O’Connor, Karl, Colin Knox, & Saltanat Janenova (2019, November, in press). Bureaucrats, authoritarianism, and role conceptions. Review of Public Personnel Administration. (ePub in advance of print) (doi: 10.1177/0734371X19888009)
Abstract: Governance literature in the developed world is rich with scholarship on the role conceptions of civil servants and how these guide their behavior in the attainment of political objectives set by elected representatives. There is however a dearth of research on the various roles civil servants play in developing countries, specifically those located in authoritarian states. This study uses Q methodology to examine the politician–bureaucrat interface in Kazakhstan, a highly centralized post-Soviet state. It finds evidence of three types of officials: job bureaucrats, policy entrepreneurs, and ethno-politicos. Tribalism and ethno-politics feature as an undercurrent in the political-administrative interface at the senior level. There is an overriding allegiance to the dominant political party that makes neutrality less important as an administrative tenet. Advancement as a career official has little to do with meritocracy, despite the façade, but rather connections are what matter.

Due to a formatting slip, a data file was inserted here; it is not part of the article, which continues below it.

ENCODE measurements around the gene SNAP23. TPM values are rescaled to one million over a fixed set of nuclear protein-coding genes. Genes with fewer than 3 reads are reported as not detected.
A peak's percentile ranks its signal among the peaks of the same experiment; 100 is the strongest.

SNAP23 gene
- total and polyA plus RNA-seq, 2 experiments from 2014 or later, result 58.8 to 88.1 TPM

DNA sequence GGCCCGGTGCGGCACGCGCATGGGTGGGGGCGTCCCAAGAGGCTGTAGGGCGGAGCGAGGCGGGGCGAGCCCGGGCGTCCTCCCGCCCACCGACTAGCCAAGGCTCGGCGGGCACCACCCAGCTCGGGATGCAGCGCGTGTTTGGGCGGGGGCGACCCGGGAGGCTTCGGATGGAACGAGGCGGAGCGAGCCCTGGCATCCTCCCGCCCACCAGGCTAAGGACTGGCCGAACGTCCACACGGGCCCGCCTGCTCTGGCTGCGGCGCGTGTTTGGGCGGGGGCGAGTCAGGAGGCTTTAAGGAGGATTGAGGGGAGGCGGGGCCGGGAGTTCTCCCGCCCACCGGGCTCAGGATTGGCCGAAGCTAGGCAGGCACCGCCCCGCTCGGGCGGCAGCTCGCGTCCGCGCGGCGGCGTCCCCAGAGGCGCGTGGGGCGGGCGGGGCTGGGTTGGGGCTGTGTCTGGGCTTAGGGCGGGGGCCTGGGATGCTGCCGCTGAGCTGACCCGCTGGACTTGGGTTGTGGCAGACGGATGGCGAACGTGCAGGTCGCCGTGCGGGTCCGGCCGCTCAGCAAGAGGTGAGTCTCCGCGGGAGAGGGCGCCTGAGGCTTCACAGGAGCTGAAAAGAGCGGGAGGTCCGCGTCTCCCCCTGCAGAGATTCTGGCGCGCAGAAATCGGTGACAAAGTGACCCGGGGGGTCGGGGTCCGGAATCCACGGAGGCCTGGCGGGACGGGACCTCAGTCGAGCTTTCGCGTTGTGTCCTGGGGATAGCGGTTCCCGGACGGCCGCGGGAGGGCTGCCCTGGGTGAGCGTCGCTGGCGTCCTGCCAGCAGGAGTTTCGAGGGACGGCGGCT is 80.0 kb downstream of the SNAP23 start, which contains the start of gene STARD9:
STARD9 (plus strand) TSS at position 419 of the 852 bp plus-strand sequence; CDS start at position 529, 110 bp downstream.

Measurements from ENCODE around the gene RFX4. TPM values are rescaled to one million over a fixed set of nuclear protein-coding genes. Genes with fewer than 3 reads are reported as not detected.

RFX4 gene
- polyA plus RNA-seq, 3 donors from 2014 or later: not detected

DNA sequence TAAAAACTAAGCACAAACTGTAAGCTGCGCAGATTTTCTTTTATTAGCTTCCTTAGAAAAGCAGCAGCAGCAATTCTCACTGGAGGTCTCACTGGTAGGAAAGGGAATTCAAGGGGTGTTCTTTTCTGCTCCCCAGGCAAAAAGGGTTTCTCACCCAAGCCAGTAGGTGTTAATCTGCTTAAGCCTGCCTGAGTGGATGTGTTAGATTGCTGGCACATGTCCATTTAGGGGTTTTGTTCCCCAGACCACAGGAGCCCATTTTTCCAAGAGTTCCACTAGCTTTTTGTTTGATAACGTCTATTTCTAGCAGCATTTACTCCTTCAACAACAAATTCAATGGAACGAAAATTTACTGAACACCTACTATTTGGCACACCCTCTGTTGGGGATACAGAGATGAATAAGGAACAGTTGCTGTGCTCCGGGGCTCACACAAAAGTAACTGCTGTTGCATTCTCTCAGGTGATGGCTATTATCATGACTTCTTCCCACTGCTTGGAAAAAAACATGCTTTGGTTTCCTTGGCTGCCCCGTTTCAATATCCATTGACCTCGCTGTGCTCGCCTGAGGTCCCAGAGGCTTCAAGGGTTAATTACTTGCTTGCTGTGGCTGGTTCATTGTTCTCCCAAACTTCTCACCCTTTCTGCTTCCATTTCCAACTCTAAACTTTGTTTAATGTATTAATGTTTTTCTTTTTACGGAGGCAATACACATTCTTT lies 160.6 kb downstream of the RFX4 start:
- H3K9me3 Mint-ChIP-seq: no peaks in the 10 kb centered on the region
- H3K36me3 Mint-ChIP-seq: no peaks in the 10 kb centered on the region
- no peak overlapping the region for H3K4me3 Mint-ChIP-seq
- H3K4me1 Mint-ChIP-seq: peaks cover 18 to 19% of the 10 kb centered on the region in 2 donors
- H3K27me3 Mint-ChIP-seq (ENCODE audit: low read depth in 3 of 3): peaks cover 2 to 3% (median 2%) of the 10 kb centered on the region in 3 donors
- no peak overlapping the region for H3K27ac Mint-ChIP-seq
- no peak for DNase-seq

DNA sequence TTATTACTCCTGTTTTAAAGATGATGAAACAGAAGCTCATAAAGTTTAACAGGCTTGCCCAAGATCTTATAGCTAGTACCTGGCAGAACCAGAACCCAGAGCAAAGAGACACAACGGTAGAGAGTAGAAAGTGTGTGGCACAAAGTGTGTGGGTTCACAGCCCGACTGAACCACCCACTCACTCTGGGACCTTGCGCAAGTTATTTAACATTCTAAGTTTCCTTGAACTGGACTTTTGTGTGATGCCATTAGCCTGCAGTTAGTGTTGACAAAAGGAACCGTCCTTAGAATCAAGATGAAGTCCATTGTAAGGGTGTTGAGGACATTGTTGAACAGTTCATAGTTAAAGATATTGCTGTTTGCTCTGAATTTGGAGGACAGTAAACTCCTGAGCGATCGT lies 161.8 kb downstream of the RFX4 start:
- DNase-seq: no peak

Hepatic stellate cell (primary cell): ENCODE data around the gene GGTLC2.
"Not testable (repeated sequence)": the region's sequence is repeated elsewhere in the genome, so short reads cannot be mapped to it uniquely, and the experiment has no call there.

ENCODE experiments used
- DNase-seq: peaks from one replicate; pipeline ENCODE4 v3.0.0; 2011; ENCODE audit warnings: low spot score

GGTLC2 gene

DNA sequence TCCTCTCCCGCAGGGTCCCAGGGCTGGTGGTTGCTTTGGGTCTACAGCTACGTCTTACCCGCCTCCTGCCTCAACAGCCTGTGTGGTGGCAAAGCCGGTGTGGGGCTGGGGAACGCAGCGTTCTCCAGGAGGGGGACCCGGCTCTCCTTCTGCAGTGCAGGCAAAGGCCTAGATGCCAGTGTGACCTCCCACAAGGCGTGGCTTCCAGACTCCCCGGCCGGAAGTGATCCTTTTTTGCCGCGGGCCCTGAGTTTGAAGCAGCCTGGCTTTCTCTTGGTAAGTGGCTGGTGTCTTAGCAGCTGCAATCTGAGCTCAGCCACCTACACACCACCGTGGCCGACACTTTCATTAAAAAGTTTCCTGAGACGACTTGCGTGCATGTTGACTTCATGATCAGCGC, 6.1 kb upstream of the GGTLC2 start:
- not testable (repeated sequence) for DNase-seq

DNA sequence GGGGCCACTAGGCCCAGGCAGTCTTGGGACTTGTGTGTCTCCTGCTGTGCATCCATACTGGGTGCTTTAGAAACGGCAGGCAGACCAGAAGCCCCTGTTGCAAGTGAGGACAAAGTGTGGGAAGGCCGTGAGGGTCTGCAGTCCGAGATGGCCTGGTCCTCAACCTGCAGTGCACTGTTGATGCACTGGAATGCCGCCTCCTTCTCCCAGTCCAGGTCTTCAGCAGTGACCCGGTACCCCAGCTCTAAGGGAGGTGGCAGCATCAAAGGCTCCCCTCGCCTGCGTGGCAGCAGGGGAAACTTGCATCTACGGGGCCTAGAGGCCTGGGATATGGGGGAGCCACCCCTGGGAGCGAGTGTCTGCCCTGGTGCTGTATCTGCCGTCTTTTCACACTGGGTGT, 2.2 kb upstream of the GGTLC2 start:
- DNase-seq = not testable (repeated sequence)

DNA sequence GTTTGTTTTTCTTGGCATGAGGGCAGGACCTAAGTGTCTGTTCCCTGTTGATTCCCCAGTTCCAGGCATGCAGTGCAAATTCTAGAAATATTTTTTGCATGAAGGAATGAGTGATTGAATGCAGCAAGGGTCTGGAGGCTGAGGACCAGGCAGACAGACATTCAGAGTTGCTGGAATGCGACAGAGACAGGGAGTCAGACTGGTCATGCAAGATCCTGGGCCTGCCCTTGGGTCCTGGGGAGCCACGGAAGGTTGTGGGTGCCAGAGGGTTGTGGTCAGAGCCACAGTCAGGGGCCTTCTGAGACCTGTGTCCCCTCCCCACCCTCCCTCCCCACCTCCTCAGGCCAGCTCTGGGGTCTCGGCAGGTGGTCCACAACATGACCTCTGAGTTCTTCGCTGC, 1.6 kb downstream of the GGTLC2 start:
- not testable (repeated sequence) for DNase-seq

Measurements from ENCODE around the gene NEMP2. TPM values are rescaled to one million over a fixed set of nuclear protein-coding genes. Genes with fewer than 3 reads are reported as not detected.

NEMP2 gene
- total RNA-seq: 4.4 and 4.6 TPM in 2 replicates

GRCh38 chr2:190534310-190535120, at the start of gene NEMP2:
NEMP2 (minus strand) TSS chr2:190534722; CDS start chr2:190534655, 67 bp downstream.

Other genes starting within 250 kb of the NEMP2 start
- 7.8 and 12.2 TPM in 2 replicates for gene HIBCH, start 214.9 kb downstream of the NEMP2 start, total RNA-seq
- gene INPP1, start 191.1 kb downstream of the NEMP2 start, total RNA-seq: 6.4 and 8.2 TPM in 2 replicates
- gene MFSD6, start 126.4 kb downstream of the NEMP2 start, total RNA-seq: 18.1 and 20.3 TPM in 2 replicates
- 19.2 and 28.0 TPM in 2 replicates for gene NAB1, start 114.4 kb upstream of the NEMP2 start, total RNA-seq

Karl O’Connor <email@example.com> is Lecturer in Public Policy and Management, School of Applied Social and Policy Sciences, Faculty of Arts, Humanities & Social Sciences, Ulster University, Jordanstown, Northern Ireland, UK.